Update To A PayPal Christmas

At Discourse.net, Prof. Michael Froomkin responded to Tuesday’s post about efforts to entice consumers to use PayPal instead of credit cards for their Internet shopping. Froomkin’s basic argument is the same as the one made in the comments to the original post: credit cards are more advantageous to consumers than PayPal, primarily because credit cards offer more protection to those who are dissatisfied with the goods they have purchased. The comments to Froomkin’s post discuss whether PayPal or credit cards are better for consumers, and what the loss of interchange fees means for credit card companies.

To clarify my first post, payment intermediaries (whether a credit card company, PayPal or something else ) make consumers and merchants better off. Indeed, it’s hard to imagine Web commerce existing without them. What I find interesting is how payment providers solve the chicken-or-the-egg problem that I referenced in my initial post; or in other words, why some payment options flop while others become widespread.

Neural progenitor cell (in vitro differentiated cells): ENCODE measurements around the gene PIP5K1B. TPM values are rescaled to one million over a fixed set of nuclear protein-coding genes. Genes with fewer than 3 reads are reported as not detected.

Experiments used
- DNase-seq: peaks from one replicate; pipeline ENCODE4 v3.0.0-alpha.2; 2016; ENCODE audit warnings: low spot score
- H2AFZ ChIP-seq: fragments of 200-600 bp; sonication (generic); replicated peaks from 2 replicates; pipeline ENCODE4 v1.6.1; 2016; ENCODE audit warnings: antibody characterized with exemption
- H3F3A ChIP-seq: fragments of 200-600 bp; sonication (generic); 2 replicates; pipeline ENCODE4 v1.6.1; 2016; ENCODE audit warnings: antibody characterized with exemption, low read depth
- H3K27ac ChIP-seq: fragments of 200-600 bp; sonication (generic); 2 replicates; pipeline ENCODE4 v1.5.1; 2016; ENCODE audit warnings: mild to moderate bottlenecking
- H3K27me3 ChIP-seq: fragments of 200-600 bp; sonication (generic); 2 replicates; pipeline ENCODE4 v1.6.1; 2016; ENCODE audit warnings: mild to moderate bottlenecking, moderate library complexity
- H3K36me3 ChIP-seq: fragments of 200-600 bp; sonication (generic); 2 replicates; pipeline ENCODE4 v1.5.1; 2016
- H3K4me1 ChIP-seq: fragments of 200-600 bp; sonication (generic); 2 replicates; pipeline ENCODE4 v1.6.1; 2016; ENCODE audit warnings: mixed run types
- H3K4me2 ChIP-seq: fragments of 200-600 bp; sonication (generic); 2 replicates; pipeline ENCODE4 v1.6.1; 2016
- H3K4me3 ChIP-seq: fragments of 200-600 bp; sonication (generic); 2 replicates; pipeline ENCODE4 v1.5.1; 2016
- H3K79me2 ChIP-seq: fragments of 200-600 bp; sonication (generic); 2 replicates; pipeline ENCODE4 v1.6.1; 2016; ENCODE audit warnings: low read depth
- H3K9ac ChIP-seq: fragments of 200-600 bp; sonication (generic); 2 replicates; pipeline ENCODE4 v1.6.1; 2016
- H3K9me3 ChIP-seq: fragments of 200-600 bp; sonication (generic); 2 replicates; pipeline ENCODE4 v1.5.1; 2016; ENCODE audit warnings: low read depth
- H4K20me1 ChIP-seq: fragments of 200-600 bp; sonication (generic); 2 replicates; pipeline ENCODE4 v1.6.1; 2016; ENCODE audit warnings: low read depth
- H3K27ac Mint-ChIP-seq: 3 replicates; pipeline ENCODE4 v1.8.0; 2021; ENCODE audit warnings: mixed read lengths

Right now merchants are offering consumers immediate benefits for a decision to use PayPal instead of a credit card. I’ll bet that many holiday shoppers will be unable to resist offers of free shipping or discounts from the retail price. Of course, consumers may regret their decision to use PayPal (and to make the purchase in the first instance) if they are unhappy and neither PayPal nor the merchant responds positively to their complaints. But if PayPal is going to take off as a real competitor to credit cards, consumers are going to have to use PayPal more than once; that is, it is going to have to become their preferred form of payment. Unless that happens, merchants who have changed their Web payment technology to accommodate PayPal have made a bad bet.

All of this means that how PayPal responds to the criticism of its buyer protection program will go a long way toward determining whether PayPal really takes off, or whether it remains a service that most consumers associate with eBay and not with “traditional” Web retailers.

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